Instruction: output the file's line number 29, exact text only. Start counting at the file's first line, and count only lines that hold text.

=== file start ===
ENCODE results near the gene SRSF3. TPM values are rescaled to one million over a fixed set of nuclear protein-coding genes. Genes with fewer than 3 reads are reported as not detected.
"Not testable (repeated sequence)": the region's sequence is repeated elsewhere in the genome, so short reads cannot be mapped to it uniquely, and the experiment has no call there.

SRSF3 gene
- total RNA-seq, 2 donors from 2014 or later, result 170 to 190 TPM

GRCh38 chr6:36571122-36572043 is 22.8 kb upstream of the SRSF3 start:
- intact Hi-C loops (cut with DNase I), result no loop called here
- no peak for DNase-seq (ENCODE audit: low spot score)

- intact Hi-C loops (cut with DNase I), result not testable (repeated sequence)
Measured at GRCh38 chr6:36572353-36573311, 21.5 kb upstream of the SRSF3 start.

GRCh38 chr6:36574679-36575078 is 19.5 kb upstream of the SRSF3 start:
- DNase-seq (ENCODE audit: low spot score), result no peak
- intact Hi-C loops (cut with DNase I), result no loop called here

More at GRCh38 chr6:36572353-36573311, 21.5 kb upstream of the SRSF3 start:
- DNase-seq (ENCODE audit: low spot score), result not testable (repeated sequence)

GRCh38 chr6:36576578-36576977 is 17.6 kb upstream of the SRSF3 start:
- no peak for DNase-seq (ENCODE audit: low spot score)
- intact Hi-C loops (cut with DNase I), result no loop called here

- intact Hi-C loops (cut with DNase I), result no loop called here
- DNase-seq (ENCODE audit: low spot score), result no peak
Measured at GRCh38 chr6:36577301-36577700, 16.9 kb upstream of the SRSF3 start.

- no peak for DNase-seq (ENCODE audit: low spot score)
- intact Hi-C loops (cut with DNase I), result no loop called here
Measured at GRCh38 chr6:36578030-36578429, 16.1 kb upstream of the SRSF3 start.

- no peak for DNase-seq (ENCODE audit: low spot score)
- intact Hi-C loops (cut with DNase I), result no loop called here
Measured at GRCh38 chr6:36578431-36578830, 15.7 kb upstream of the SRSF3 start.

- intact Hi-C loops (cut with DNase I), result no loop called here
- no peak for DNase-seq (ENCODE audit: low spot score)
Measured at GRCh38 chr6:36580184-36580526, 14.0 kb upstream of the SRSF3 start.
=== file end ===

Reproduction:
Measured at GRCh38 chr6:36580184-36580526, 14.0 kb upstream of the SRSF3 start.